André: A smooth transition from the military uniform to the GardaWorld uniform
This is the second in a series of 4 profiles of veterans and reservists who have successfully made the transition to civilian life at GardaWorld.
Veteran profile: André
Position in the army: Reservist, Infantryman
Position at GardaWorld: Chief Sergeant of Port Security / Contracting Officer for the Port of Montreal
1. What do you like most about working at GardaWorld?
Since 2008, I’ve been a contracting officer at the Port of Montreal, before working for 5 years as a patroller. As Chief Sergeant of Port Security, I have 20 patrollers and 15 surveillance officers working for me. We have emergency vehicles, ATVs, drones, and even a zodiac to monitor the 23.5-kilometer territory we cover. We also handle traffic management for the thousands of trucks that go through here every day. It's always busy, and that's what I like most. Every day is different.
2. How does your military experience help you in your role at GardaWorld?
From 1979 to 1985, I was with the reserve armed forces, and I did contract work for the regular army. I was with the 4th Battalion of the Royal 22nd Regiment, and I was also deployed to Germany in 1980. But when you move up the ranks, it becomes harder and harder to get these kinds of contracts. As in the military, working at GardaWorld requires discipline, taking responsibility seriously, giving your all, and exceeding expectations. We’re entrusted with a mission, and we have to fulfill it. It takes perseverance, vigilance. Depending on where you work, as in an office building, there are hundreds or even thousands of people relying on your vigilance to keep them safe. It takes courage, too, and the confidence that we’re able to control the situation and manage emergencies, just like in the military.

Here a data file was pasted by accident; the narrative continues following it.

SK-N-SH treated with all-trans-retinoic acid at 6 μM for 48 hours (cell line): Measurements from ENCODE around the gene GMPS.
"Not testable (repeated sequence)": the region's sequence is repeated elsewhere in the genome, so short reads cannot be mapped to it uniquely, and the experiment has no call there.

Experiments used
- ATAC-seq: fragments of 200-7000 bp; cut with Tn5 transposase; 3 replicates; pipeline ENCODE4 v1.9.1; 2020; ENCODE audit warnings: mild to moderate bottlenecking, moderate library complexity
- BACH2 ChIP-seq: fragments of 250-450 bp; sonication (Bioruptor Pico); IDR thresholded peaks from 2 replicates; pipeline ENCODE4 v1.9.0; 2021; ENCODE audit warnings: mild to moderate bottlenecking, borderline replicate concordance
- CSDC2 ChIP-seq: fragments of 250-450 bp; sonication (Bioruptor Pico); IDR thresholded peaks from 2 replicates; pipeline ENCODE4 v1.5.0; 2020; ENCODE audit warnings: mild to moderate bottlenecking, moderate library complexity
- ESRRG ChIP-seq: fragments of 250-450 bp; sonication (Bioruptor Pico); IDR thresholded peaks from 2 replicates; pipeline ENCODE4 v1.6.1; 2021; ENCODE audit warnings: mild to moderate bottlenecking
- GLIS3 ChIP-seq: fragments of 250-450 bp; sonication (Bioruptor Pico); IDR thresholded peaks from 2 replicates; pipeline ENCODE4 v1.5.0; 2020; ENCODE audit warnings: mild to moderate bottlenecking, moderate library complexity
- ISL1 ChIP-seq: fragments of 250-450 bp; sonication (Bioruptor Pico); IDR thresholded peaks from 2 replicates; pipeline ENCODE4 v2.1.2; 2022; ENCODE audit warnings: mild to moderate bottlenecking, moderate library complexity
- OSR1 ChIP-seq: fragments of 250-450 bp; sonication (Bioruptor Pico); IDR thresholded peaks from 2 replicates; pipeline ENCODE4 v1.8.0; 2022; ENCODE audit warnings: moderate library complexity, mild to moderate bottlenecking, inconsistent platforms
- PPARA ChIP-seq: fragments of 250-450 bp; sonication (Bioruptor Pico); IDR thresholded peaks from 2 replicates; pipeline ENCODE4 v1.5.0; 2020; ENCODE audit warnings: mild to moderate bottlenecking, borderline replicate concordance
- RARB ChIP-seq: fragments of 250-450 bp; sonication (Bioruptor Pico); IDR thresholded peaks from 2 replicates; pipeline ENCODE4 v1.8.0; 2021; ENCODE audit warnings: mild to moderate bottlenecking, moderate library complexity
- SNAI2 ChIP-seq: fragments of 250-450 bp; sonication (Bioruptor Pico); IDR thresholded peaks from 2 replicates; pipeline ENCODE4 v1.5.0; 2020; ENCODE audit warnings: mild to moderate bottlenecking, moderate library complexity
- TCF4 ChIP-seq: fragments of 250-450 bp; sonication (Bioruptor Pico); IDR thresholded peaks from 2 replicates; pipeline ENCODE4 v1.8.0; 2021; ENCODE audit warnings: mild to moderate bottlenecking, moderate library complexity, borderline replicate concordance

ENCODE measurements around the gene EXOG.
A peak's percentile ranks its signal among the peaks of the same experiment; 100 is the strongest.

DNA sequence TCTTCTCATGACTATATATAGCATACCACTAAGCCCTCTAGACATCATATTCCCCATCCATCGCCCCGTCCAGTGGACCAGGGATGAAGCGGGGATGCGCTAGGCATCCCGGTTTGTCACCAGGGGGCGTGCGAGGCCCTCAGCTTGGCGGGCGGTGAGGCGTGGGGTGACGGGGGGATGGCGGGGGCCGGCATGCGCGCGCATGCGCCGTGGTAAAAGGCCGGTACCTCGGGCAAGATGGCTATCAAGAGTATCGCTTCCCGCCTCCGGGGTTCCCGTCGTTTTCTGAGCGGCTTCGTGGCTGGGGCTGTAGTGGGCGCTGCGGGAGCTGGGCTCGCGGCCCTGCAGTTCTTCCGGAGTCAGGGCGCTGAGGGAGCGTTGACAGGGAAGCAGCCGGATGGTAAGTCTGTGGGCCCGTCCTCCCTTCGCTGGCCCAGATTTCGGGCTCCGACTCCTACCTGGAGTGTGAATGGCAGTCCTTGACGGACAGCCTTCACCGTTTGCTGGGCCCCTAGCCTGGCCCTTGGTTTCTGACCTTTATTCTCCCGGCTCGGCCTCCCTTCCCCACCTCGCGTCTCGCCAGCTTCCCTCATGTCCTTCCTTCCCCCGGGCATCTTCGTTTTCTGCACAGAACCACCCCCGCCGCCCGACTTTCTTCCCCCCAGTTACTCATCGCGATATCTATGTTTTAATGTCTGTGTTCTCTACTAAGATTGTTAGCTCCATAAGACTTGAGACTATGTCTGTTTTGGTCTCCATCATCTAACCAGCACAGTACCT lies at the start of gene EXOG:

3. Would you recommend a career at GardaWorld to veterans and reservists? Why?
I definitely recommend GardaWorld to my fellow soldiers. Often, they come out of the army and they don’t know what they want to do, and it’s hard to readjust to civilian life. Here, they’ll find the same framework as in the army. It’s a good team, and we’re always training, which is interesting. It’s a place to land after the army, and then we can choose what interests us; whether it’s physical security, or something else, like investigations, for example. Some of us find it difficult to leave the uniform behind when we come out of the army. At GardaWorld, there’s a smooth transition from one uniform to the other. There’s also that same sense of community here, and there’s a similar chemistry between guards as between fellow soldiers. And if we work hard, we can move up the ranks.
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